One of the most iconic symbols of my childhood is Monty Python, which is ironic given that most of their stuff was released either before I was born or when I was far too young to either understand or remember.However, Dad was a Python fan, so I grew up watching films like Life of Brian and The Search for the Holy Grail and, in fact, some of my favourite sketches are taken from these movies. Having married a man who can quote large passages from various sketches, I have also developed a taste for those aspects of Monty Python that my father either didn’t enjoy or chose not to show me.
For those of you who have been living under a rock, Monty Python were a British comedy group who produced some pretty surreal and out-there movies and sketches. The group, consisting of members Graham Chapman, John Cleese (voted number 2 the top 50 greatest comedians ever), Terry Gilliam, Eric Idle (voted number 21 the top 50 greatest comedians ever), Terry Jones, and Michael Palin (voted number 30 the top 50 greatest comedians ever), produced the sketch comedy show Monty Python’s Flying Circus, followed by live tours, books and several movies. Monty Python’s humour proved to be so unique and popular that it has engendered a cult following that endures to this day. It even spawned a new word — pythonesque, meaning farcically surreal or absurd.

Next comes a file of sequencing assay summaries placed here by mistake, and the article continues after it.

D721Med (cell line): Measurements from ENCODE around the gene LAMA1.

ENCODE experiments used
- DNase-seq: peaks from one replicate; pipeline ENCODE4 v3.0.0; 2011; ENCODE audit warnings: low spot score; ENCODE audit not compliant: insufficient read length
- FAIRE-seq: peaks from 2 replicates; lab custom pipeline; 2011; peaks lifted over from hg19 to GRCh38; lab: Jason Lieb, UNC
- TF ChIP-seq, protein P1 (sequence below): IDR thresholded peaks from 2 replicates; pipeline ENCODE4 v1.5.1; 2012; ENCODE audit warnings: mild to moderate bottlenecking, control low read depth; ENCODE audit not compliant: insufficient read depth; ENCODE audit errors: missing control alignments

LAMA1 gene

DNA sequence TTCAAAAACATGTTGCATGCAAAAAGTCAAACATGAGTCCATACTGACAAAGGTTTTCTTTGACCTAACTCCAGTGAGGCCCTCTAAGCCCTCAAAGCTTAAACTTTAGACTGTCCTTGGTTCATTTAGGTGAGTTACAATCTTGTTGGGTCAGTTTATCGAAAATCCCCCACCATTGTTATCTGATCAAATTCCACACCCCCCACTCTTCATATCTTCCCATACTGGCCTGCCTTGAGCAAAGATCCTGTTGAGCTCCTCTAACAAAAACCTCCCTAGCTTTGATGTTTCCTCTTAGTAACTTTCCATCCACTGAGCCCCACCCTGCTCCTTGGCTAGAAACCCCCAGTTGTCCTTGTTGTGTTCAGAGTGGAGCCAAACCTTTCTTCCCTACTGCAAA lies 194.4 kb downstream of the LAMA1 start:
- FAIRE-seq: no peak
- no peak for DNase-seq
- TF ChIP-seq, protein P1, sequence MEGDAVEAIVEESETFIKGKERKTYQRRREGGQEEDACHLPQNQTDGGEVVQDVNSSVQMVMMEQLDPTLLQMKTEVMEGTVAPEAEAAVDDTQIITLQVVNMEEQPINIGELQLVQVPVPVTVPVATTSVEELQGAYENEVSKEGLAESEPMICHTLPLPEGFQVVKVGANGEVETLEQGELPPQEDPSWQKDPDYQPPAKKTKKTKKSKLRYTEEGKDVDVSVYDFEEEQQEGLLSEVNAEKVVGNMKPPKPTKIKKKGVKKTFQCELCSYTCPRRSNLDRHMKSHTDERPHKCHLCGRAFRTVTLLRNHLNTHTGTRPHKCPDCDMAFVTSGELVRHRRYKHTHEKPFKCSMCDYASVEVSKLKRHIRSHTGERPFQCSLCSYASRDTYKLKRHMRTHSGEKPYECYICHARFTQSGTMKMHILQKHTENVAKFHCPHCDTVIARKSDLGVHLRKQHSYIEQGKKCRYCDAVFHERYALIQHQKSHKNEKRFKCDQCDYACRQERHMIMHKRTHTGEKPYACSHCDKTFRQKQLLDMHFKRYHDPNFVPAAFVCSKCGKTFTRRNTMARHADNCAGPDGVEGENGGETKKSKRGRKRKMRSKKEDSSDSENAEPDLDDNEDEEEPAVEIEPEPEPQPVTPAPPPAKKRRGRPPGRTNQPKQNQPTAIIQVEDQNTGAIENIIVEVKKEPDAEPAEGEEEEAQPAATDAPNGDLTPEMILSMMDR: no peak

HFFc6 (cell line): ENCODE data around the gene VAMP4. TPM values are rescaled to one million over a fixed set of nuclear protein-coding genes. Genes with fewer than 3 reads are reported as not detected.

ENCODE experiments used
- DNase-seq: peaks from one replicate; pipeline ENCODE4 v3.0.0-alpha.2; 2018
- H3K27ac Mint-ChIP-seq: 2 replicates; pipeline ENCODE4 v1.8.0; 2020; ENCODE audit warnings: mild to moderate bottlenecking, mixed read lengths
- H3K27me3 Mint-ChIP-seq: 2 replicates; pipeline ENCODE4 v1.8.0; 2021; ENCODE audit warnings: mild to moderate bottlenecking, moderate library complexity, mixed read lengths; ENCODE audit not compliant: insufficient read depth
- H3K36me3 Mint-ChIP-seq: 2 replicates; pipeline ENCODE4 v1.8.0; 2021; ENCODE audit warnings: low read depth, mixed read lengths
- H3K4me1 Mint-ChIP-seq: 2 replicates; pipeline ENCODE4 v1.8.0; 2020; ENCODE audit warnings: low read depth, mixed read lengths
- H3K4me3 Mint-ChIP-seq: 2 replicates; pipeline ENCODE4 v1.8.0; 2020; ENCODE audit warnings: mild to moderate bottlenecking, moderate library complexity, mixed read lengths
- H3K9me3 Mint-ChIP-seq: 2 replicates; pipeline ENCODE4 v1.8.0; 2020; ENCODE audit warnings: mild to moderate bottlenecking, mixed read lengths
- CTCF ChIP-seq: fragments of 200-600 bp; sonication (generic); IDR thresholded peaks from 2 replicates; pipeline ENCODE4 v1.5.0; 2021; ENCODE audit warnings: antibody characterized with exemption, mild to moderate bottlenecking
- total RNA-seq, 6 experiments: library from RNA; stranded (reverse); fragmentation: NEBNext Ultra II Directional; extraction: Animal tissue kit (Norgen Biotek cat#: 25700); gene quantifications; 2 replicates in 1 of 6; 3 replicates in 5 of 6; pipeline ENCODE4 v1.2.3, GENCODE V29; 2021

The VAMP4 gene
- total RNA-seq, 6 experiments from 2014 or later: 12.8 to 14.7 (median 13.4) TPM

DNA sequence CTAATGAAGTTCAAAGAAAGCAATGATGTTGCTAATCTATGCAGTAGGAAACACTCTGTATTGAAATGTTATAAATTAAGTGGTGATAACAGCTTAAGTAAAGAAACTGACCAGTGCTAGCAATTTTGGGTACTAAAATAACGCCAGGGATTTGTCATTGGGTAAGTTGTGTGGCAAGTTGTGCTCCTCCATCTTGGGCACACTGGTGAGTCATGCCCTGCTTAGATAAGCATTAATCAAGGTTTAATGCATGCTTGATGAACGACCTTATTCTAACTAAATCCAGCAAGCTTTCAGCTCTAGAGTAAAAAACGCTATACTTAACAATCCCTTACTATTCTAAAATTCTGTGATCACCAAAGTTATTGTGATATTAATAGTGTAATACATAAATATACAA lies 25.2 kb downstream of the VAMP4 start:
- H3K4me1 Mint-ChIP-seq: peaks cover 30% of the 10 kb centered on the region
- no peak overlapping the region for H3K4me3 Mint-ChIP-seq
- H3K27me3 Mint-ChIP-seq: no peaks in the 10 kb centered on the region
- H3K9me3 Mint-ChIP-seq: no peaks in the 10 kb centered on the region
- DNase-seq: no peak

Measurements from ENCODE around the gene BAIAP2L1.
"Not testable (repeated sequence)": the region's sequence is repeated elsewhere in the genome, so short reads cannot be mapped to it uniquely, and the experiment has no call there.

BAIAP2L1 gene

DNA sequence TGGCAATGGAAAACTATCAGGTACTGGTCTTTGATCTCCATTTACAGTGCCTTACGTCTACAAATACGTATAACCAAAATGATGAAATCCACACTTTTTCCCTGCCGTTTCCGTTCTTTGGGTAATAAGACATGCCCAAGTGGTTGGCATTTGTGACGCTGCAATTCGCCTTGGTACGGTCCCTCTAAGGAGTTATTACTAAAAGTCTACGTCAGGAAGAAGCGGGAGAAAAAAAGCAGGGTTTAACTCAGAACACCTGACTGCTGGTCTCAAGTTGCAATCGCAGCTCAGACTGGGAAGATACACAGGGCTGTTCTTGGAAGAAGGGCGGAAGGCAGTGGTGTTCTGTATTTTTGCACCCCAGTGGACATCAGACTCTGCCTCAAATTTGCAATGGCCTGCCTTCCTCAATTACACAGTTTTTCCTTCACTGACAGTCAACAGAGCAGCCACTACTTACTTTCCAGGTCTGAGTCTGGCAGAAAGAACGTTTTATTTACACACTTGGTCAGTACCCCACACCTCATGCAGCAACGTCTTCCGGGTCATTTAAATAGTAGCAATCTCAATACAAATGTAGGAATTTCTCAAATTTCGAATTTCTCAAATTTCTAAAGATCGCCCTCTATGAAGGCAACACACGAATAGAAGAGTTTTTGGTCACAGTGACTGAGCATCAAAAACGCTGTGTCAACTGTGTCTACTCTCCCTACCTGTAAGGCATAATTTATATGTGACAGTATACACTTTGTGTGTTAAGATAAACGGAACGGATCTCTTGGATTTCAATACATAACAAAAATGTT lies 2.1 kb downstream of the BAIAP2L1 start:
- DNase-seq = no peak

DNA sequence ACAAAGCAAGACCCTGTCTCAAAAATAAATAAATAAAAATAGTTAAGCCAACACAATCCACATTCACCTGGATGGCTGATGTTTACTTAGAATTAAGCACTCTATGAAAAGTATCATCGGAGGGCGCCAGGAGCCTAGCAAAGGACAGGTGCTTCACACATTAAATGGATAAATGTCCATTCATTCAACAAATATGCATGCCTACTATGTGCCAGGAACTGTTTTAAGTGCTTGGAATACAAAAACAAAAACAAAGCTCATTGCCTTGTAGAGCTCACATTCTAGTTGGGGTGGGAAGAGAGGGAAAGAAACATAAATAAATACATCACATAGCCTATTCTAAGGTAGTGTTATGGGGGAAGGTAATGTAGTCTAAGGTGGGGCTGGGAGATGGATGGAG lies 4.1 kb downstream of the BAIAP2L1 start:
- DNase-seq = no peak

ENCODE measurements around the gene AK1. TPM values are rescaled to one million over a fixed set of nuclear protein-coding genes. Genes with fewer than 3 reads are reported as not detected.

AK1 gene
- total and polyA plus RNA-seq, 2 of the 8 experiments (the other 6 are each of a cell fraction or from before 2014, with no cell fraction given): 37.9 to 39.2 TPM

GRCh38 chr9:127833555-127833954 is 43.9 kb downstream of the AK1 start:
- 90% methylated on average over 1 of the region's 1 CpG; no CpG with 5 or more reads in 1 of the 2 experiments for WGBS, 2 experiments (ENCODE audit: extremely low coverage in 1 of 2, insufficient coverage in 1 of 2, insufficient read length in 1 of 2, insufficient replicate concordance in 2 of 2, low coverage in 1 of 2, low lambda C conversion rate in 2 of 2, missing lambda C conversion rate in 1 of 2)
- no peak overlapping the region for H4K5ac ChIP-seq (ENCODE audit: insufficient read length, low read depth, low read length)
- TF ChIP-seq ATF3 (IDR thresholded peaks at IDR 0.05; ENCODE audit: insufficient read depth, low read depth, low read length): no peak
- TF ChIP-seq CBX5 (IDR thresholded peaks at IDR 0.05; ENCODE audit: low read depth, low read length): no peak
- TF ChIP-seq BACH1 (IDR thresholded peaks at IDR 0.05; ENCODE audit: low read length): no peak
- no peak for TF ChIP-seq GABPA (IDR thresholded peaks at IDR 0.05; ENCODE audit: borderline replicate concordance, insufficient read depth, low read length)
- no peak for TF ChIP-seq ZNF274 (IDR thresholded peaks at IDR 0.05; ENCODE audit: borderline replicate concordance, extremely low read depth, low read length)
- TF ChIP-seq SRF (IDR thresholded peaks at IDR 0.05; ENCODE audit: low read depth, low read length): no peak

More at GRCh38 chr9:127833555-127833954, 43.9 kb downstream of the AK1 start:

I have already posted my Top Ten Monty Python Songs so today I would like to concentrate on my ten favourite Monty Python sketches.
Now that has been said, here is my top ten list of Monty Python Sketches, from ten to one:
Argument Clinic is a sketch from Monty Python’s Flying Circus, written by John Cleese and Graham Chapman. The sketch was originally broadcast as part of the television series and has subsequently been performed live by the group. It relies heavily on wordplay and dialogue, and has been used as an example of how language works.
I find the concept of paying for an argument to be amusing and seeing grown men bicker like children is also funny.
How To Irritate People – Cinema
How to Irritate People is a 1968 television broadcast written by John Cleese, Graham Chapman, Marty Feldman and Tim Brooke-Taylor. Cleese, Chapman, and Brooke-Taylor also feature in it, along with future Monty Python collaborators Michael Palin and Connie Booth. As the title suggests, the film consists of various unrelated sketches showing various ways to irritate people.
The sketch shown below is a hilarious scene in which a trio of grannies irritate a gentleman at the cinema.
Dirty Hungarian Phrasebook
Dirty Hungarian Phrasebook is a Monty Python sketch which first aired in 1970 on Monty Python’s Flying Circus. It is a funny sketch which highlights just how much we rely on our phrase books to be correct.
Candid Photography, better known as “Nudge”, is a sketch from the third Monty Python’s Flying Circus episode, “How to Recognise Different Types of Trees From Quite a Long Way Away” featuring Eric Idle (author of the sketch) and Terry Jones as two strangers who meet in a pub. Originally written by Eric Idle for Ronnie Barker in another comedy show, the sketch was then rejected as a script. Eric Idle openly admits the script is confusing, the joke being mostly in the delivery. It is also one of the few Monty Python sketches to end on a clear punch line.